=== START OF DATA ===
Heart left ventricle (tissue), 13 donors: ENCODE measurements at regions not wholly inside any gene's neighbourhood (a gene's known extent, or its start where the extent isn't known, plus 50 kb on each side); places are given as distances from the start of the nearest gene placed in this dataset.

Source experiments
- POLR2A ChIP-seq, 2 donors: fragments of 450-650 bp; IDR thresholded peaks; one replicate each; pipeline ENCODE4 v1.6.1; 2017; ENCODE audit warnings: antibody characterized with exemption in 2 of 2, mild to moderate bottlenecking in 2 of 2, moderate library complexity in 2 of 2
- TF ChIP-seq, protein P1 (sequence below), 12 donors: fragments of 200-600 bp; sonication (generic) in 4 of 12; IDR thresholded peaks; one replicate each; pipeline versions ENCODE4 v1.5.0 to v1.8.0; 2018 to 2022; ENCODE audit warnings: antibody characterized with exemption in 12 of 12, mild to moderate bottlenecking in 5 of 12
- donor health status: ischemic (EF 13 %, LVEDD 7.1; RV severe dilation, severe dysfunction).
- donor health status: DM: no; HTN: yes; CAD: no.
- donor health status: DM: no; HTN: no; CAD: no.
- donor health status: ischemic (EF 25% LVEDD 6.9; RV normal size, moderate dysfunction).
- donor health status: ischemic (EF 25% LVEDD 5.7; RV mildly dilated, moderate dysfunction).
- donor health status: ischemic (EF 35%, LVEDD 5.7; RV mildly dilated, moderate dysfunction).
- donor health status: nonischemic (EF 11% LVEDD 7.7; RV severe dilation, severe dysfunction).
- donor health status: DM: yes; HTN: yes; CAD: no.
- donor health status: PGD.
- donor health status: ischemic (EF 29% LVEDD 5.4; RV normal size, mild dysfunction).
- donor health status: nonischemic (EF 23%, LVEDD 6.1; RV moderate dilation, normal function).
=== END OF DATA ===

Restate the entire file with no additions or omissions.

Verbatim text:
Heart left ventricle (tissue), 13 donors: ENCODE measurements at regions not wholly inside any gene's neighbourhood (a gene's known extent, or its start where the extent isn't known, plus 50 kb on each side); places are given as distances from the start of the nearest gene placed in this dataset.

Source experiments
- POLR2A ChIP-seq, 2 donors: fragments of 450-650 bp; IDR thresholded peaks; one replicate each; pipeline ENCODE4 v1.6.1; 2017; ENCODE audit warnings: antibody characterized with exemption in 2 of 2, mild to moderate bottlenecking in 2 of 2, moderate library complexity in 2 of 2
- TF ChIP-seq, protein P1 (sequence below), 12 donors: fragments of 200-600 bp; sonication (generic) in 4 of 12; IDR thresholded peaks; one replicate each; pipeline versions ENCODE4 v1.5.0 to v1.8.0; 2018 to 2022; ENCODE audit warnings: antibody characterized with exemption in 12 of 12, mild to moderate bottlenecking in 5 of 12
- donor health status: ischemic (EF 13 %, LVEDD 7.1; RV severe dilation, severe dysfunction).
- donor health status: DM: no; HTN: yes; CAD: no.
- donor health status: DM: no; HTN: no; CAD: no.
- donor health status: ischemic (EF 25% LVEDD 6.9; RV normal size, moderate dysfunction).
- donor health status: ischemic (EF 25% LVEDD 5.7; RV mildly dilated, moderate dysfunction).
- donor health status: ischemic (EF 35%, LVEDD 5.7; RV mildly dilated, moderate dysfunction).
- donor health status: nonischemic (EF 11% LVEDD 7.7; RV severe dilation, severe dysfunction).
- donor health status: DM: yes; HTN: yes; CAD: no.
- donor health status: PGD.
- donor health status: ischemic (EF 29% LVEDD 5.4; RV normal size, mild dysfunction).
- donor health status: nonischemic (EF 23%, LVEDD 6.1; RV moderate dilation, normal function).